Phalli fighting with fluids: Approaching images of ejaculating phalli in the Roman world

Parker, Adam (2021). Phalli fighting with fluids: Approaching images of ejaculating phalli in the Roman world. In: Bradley, Mark; Leonard, Victoria and Totelin, Laurence eds. Bodily Fluids in Antiquity. Routledge, pp. 173–190.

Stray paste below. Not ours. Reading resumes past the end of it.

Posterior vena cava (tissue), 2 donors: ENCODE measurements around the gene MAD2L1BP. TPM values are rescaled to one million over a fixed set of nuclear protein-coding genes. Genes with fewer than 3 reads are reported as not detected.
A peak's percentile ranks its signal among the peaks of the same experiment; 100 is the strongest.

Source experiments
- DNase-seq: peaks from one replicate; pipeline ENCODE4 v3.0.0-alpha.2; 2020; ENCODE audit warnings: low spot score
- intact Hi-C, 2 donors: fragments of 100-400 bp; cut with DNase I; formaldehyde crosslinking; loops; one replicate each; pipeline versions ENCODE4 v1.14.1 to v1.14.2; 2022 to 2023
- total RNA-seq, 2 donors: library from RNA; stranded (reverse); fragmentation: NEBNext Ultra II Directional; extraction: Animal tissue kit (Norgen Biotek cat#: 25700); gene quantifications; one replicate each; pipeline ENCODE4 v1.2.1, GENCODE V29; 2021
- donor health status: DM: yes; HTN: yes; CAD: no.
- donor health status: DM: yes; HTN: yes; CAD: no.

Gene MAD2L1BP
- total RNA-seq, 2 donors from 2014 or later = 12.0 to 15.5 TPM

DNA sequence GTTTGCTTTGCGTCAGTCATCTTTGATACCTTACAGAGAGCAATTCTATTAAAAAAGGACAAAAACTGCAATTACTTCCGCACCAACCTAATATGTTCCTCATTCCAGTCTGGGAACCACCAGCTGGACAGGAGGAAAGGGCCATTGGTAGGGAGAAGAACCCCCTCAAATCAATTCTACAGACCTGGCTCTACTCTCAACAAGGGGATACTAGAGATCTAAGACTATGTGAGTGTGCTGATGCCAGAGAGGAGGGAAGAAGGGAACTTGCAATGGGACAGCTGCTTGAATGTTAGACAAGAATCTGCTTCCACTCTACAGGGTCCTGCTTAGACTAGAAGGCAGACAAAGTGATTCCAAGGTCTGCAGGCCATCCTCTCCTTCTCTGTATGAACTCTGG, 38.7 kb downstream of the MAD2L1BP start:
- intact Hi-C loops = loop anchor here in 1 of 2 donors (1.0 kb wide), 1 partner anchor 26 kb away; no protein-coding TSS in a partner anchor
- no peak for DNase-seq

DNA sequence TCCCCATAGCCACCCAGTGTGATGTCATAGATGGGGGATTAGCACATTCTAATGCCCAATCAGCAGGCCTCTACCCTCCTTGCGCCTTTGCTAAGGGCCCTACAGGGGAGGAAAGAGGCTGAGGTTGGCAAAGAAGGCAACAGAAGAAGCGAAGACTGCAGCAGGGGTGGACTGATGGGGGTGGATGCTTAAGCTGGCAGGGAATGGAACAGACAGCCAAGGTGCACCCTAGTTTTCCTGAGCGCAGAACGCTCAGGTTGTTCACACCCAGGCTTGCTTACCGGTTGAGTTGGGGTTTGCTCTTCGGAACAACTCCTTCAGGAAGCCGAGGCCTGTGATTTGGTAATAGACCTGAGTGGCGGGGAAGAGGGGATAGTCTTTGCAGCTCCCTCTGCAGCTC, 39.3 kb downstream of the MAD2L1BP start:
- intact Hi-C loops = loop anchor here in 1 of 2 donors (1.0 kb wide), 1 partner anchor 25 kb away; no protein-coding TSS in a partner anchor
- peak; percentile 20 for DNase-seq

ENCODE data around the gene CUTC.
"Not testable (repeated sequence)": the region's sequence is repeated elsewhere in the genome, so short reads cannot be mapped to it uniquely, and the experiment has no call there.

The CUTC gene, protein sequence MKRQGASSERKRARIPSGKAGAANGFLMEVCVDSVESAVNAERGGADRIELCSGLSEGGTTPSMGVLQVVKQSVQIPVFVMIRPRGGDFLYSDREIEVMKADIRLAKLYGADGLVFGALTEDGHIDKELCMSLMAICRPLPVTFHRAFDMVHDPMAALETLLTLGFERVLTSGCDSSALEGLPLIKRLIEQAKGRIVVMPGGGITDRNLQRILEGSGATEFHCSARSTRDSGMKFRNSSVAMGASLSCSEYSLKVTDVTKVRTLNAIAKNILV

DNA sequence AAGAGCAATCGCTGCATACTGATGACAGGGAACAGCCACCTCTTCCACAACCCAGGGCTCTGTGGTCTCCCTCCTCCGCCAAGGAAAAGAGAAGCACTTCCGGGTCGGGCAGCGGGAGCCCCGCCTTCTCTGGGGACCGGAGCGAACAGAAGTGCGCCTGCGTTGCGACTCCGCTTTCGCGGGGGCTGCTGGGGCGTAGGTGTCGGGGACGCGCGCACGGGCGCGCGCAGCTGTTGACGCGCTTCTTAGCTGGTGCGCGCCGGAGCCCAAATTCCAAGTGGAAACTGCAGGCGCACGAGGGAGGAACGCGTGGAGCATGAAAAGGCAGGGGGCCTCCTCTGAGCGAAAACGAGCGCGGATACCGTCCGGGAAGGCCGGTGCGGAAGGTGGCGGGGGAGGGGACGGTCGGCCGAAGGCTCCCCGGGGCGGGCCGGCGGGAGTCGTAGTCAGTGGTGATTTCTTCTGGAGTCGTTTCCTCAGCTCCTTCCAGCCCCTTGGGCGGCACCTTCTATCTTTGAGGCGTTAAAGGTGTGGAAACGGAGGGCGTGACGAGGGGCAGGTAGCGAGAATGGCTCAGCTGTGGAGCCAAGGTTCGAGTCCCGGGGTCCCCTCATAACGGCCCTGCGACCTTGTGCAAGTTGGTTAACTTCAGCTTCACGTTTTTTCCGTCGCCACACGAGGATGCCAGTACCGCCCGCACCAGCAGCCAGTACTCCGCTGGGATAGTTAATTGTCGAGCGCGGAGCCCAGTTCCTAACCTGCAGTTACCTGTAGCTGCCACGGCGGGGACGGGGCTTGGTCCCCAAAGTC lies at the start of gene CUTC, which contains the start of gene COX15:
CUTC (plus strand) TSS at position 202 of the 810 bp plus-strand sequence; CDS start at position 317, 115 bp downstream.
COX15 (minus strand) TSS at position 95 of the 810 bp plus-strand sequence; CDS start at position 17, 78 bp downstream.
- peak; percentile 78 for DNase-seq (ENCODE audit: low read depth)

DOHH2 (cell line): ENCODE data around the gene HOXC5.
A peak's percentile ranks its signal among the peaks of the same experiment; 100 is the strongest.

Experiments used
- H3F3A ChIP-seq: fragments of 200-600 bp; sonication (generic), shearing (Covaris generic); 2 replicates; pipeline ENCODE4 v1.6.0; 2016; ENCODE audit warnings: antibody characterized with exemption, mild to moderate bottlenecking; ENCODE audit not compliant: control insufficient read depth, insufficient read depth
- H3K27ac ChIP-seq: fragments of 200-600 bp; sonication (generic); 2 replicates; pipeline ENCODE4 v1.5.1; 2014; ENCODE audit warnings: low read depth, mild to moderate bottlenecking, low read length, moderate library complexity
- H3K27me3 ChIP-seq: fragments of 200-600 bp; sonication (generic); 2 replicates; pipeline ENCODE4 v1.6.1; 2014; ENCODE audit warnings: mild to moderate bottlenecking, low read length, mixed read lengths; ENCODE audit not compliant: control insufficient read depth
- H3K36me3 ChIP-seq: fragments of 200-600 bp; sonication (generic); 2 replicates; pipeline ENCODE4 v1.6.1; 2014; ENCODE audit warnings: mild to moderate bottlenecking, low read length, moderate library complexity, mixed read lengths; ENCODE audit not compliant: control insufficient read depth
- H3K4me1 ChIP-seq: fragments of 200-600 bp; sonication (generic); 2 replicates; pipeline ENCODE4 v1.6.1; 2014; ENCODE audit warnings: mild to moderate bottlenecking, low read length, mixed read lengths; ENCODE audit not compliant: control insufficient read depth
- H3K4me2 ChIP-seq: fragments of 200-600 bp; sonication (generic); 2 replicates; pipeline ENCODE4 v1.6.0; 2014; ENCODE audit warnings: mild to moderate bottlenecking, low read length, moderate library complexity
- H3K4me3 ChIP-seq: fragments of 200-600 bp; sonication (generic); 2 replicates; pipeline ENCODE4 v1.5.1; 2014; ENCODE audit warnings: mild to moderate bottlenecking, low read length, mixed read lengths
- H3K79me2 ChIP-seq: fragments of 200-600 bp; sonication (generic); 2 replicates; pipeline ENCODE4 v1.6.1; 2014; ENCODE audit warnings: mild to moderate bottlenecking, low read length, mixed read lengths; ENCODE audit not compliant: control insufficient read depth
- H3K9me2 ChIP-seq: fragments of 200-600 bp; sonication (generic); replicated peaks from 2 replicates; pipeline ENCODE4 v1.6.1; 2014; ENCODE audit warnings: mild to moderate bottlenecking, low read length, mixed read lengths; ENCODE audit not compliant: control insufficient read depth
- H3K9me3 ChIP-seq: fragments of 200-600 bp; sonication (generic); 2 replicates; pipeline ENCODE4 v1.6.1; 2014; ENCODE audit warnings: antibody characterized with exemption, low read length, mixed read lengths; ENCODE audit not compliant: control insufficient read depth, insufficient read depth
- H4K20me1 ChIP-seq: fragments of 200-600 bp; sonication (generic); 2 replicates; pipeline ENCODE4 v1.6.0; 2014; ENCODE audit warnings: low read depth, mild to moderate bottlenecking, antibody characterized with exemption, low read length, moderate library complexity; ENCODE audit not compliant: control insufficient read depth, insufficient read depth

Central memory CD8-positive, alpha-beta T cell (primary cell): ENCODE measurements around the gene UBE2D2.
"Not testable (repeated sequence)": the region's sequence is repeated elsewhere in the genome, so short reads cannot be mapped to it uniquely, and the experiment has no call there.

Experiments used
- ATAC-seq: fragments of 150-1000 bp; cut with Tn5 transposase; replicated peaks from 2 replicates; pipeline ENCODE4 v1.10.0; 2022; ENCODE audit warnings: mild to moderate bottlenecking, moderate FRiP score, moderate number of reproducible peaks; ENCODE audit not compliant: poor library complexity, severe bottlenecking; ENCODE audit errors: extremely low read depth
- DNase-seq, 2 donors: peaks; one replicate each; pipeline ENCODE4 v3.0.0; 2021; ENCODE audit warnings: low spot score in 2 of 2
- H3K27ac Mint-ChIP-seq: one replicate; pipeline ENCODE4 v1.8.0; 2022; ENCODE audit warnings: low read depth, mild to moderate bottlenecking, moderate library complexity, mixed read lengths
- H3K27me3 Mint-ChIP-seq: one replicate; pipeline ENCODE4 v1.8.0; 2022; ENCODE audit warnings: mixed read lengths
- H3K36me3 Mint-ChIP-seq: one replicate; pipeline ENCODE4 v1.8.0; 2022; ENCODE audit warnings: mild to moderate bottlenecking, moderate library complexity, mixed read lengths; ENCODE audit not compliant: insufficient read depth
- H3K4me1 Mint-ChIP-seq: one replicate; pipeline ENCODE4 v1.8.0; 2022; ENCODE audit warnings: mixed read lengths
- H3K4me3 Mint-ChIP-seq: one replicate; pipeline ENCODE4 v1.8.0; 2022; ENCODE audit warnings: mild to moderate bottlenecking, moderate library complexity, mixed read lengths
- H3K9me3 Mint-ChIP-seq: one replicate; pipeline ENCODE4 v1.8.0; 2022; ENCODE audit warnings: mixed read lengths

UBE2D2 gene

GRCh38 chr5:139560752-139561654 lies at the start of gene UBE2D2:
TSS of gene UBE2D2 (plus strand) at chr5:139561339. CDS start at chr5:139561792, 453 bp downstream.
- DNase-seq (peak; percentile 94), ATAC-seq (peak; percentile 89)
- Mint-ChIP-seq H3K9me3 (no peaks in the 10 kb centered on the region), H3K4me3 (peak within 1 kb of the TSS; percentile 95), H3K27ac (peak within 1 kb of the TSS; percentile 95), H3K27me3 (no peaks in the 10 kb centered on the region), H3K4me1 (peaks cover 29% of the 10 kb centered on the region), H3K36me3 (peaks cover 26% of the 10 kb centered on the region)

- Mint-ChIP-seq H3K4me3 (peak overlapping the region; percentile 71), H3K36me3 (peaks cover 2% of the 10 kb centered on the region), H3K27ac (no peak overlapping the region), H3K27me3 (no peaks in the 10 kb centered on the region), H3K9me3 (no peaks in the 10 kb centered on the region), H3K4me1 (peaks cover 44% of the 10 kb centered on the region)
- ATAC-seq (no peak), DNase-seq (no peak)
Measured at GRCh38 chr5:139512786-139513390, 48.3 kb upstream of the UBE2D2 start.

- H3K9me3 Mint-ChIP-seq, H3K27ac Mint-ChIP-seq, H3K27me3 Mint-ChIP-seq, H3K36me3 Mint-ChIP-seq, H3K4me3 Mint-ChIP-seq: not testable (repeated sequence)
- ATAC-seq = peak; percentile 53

There are hundreds of images of phalli intimately related to specific buildings in the ancient world. Most often these were carved or incised into stone or depicted on mosaics, often fulfilling an apotropaic function through their location at liminal or boundary spaces on and within these buildings. The supernatural protection was usually implicit and the magical message obvious to an ancient viewer, but a subtype of these carvings incorporating a phallus attacking an Evil Eye took a more literal approach to presenting their supernatural function to the ancient viewer. In these scenes, the phalli were usually aggressive, proactive, and direct in attacking the Eye. This artistic narrative often incorporated ejaculation or urination. Using the bodily fluid from an avatar of protection to physically attack the personification of enmity was a powerful image, and one which resonated with the magical ability of disembodied phalli to distract, disengage, or nullify the negative powers of the Evil Eye. This chapter explores the somewhat varied artistic forms that this narrative took across the Roman world and contextualises them within their original spatial limits, as well as considering the material and sensory implications of these objects in these original spaces.

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